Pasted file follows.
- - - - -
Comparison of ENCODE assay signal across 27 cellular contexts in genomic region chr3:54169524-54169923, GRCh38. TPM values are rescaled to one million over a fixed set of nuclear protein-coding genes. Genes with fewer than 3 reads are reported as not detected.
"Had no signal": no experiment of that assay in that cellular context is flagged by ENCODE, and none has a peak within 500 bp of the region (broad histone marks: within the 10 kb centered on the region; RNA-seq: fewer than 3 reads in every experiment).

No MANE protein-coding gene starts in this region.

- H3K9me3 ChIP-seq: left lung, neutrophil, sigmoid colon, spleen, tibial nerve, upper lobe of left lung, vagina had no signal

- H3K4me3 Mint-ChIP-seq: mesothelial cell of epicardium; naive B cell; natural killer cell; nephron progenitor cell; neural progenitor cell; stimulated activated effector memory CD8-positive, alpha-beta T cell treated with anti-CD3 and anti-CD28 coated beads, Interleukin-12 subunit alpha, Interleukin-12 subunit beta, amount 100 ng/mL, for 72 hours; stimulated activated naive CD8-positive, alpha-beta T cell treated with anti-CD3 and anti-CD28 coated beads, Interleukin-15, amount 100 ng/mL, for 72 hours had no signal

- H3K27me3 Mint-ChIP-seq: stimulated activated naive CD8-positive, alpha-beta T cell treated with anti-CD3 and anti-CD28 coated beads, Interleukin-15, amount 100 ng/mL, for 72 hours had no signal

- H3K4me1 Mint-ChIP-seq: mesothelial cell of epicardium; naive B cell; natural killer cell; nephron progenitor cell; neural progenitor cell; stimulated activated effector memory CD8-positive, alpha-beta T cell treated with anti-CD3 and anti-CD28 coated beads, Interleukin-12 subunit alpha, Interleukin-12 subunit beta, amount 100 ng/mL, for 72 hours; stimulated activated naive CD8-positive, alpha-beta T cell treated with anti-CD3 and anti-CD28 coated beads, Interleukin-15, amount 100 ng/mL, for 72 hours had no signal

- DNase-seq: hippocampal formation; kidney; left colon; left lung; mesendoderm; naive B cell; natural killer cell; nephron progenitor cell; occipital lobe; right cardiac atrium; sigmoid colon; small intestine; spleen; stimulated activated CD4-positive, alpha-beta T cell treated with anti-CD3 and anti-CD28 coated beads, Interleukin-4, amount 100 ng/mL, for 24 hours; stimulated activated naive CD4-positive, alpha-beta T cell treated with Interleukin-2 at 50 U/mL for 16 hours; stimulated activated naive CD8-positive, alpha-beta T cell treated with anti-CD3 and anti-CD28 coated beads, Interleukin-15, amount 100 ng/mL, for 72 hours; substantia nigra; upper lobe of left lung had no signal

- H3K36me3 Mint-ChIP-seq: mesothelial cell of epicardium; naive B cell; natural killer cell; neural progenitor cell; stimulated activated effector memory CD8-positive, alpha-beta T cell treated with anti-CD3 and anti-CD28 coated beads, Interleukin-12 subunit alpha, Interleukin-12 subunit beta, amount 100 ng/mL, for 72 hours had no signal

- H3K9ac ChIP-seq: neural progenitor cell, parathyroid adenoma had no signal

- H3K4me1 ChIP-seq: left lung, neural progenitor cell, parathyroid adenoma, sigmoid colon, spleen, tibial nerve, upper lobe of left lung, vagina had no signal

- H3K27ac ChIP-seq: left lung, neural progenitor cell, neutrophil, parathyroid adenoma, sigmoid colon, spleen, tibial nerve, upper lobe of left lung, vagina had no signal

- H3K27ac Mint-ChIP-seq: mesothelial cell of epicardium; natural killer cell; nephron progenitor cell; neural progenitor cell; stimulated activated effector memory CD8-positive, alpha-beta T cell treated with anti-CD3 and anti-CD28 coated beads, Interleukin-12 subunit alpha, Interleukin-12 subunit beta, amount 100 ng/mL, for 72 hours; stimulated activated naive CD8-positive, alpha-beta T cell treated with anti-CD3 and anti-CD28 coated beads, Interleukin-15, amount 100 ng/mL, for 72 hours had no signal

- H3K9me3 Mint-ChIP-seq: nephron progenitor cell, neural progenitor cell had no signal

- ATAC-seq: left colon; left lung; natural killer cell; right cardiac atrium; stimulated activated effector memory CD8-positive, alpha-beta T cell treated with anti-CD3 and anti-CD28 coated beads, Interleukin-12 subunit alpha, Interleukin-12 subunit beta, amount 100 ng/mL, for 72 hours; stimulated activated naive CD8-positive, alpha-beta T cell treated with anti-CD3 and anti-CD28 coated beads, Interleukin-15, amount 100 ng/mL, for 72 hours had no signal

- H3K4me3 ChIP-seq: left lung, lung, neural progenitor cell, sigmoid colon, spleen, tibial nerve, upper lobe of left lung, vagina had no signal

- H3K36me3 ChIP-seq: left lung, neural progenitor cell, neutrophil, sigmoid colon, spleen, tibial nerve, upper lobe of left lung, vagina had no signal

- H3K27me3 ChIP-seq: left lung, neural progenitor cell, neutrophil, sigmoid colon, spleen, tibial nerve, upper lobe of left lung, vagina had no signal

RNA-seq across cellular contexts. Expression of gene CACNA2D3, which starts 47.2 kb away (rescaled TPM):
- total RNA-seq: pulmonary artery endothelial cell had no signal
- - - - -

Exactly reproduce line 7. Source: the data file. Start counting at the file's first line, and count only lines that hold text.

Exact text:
- H3K4me1 Mint-ChIP-seq: mesothelial cell of epicardium; naive B cell; natural killer cell; nephron progenitor cell; neural progenitor cell; stimulated activated effector memory CD8-positive, alpha-beta T cell treated with anti-CD3 and anti-CD28 coated beads, Interleukin-12 subunit alpha, Interleukin-12 subunit beta, amount 100 ng/mL, for 72 hours; stimulated activated naive CD8-positive, alpha-beta T cell treated with anti-CD3 and anti-CD28 coated beads, Interleukin-15, amount 100 ng/mL, for 72 hours had no signal